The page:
The latest press release from Amazon.com
"Amazon.com's 14th Holiday Season Is Best Ever," reads the headline of Friday's release. But what does that say, exactly? After all, last year's release bore the headline, "Amazon.com Wraps Up Its 13th Holiday With Best Season Ever."
Without any hard numbers, all we know is that Amazon's revenue grew by more than, uh, 0% over the past month and change. That's certainly commendable, given the sorry state of bricks-and-mortar retail, not to mention a few of Amazon's dot-com rivals. It's still a very incomplete equation, though.
Amazon never shows all of its cards during its post-holiday missives. We know that the company received orders for 6.3 million items during this year's peak shopping day of Dec. 15 -- much better than the 5.4 million items purchased on last year's peak day, Dec. 10, 2007. We know that it shipped to 5% more countries and 6% more APO/FPO addresses. These trends are all encouraging, but we still don't know much. What was the average price of these items? What kind of revenue did Amazon generate throughout the holiday shopping season? How about those margins?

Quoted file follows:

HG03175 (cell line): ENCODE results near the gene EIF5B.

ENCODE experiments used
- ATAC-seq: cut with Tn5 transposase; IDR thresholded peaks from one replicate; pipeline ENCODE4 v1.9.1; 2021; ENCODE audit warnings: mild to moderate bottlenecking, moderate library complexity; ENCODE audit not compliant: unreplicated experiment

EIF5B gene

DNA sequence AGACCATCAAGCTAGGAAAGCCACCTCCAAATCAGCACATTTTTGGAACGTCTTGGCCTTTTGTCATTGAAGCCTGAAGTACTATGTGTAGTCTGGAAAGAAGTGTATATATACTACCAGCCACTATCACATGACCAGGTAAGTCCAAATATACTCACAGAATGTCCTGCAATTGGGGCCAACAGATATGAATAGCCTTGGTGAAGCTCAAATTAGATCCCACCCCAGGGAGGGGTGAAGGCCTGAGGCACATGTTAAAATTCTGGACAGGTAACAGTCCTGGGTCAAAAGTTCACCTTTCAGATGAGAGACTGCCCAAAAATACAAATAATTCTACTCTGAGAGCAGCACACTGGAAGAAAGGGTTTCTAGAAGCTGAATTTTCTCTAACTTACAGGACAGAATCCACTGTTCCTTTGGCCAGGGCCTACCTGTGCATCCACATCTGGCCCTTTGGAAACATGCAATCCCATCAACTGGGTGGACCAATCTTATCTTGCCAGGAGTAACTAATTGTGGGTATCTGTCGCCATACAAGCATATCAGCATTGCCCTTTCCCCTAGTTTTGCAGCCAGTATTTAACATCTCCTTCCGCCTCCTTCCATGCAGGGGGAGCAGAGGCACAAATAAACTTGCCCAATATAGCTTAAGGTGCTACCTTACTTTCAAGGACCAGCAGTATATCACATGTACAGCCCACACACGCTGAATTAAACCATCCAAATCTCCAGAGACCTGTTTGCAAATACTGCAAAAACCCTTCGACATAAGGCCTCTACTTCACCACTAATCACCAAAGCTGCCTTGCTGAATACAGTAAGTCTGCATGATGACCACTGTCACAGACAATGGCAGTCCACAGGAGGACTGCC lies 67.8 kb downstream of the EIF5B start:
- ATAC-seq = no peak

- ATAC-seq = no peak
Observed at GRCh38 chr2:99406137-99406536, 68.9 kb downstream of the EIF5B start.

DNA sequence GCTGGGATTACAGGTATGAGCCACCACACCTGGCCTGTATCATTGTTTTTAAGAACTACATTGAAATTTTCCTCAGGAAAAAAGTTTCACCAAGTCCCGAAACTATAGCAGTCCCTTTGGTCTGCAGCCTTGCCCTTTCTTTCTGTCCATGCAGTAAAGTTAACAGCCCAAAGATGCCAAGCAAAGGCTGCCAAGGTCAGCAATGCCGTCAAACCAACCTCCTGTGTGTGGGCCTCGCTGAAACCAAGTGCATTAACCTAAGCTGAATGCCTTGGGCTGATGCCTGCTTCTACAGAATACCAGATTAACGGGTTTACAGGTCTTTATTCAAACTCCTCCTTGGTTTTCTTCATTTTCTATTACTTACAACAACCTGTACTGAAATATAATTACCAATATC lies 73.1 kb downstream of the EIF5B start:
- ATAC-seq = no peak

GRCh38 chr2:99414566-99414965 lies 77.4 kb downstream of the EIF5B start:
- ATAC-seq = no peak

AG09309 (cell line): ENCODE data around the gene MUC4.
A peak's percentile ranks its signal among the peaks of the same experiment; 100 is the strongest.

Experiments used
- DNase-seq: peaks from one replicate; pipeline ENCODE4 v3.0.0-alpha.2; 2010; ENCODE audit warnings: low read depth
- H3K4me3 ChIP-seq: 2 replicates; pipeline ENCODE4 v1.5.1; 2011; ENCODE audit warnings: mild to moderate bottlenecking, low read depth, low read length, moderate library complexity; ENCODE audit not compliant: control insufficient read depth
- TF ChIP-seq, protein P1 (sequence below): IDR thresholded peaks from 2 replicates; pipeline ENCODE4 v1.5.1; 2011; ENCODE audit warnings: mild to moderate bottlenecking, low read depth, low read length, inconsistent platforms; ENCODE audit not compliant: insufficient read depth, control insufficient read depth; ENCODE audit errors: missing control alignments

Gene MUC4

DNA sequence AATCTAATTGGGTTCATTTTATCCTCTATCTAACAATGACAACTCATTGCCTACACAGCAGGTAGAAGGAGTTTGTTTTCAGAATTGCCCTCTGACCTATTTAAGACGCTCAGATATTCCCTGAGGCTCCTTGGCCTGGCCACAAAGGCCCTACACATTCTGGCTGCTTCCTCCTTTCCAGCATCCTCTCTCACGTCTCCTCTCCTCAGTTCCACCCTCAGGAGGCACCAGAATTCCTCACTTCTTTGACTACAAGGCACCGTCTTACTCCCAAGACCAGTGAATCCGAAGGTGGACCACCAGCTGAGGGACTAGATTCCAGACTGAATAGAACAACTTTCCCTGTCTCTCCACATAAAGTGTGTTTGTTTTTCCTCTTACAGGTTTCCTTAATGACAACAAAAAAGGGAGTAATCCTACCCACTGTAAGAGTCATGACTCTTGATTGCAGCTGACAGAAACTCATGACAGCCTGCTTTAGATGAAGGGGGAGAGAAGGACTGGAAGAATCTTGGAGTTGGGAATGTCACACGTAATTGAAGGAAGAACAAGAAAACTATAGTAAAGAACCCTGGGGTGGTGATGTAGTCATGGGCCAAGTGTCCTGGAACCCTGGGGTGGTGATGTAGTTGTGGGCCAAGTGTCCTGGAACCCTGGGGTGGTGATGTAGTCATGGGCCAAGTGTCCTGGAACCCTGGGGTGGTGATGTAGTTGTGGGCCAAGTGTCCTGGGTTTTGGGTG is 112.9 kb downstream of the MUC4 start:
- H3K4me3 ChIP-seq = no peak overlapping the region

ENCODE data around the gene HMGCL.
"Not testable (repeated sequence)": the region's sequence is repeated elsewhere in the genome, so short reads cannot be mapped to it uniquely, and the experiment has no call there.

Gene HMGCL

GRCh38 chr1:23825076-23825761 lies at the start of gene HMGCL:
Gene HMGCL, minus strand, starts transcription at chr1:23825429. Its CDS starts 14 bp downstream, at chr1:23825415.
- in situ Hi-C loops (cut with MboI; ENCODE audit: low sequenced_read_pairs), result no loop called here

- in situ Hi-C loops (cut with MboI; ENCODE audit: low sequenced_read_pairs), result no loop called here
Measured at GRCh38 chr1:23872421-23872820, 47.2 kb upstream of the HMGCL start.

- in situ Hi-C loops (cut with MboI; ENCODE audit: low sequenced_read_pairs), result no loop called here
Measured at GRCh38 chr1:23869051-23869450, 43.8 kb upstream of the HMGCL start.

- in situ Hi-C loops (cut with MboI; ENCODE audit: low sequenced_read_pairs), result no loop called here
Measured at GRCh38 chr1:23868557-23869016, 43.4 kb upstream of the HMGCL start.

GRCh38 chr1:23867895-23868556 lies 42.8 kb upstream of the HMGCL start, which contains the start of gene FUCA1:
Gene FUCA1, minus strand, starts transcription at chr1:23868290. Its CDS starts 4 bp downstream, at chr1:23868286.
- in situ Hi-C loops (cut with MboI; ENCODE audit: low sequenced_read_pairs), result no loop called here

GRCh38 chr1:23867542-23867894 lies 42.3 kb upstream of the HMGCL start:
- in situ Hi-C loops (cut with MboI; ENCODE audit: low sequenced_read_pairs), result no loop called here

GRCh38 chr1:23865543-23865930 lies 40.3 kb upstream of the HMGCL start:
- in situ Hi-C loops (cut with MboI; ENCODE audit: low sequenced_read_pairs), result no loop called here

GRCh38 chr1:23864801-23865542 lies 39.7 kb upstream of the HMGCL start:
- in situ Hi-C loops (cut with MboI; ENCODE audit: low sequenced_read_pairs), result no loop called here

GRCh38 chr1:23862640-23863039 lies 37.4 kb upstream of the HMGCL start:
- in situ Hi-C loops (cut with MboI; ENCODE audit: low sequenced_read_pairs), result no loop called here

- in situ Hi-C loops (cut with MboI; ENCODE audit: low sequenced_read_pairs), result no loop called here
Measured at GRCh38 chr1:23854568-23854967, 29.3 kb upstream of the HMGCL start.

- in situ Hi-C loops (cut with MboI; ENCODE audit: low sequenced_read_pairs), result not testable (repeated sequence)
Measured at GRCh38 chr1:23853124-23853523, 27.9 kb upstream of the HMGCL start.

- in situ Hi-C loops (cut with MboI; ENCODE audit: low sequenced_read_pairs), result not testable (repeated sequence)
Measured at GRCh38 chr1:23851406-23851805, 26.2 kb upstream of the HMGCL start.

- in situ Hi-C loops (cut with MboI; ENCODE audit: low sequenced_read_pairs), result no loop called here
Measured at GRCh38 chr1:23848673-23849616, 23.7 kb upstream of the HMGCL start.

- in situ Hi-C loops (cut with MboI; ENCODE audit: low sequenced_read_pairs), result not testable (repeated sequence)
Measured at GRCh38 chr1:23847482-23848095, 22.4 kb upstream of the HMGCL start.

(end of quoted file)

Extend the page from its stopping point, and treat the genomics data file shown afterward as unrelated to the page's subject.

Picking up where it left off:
Amazon's not telling. It doesn't have to -- at least, not until its quarterly report in five weeks. However, Amazon's list of bestsellers does reveal a lot about the hot items of 2008.
It's a whole new ball game in 2008. None of those "must have" products made the cut this time around. Netbooks were the hot PC item, led by the blue sapphire Acer Aspire. Apple's iPod touch was a top seller in consumer electronics, so Apple wasn't completely shut out. Amazon claims that it sold the weight equivalent of 151 Mini Coopers in GPS units, but that's just a clever stat that doesn't single out any brand -- Garmin included -- by name.
So don't approach Friday's press release as a way to get to know Amazon a little better. Dig into the numbers to see what folks are buying. The types of products selling at the hottest pace will be worth remembering when these companies post their quarterly financials early next year.
Other perfectly clear headlines:
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Longtime Fool contributor Rick Munarriz has been shopping online for about as long as Amazon.com has been in business. He owns no shares in any of the stocks in this article. He is also part of the Rule Breakers newsletter research team, seeking out tomorrow's ultimate growth stocks a day early. The Fool has a disclosure policy.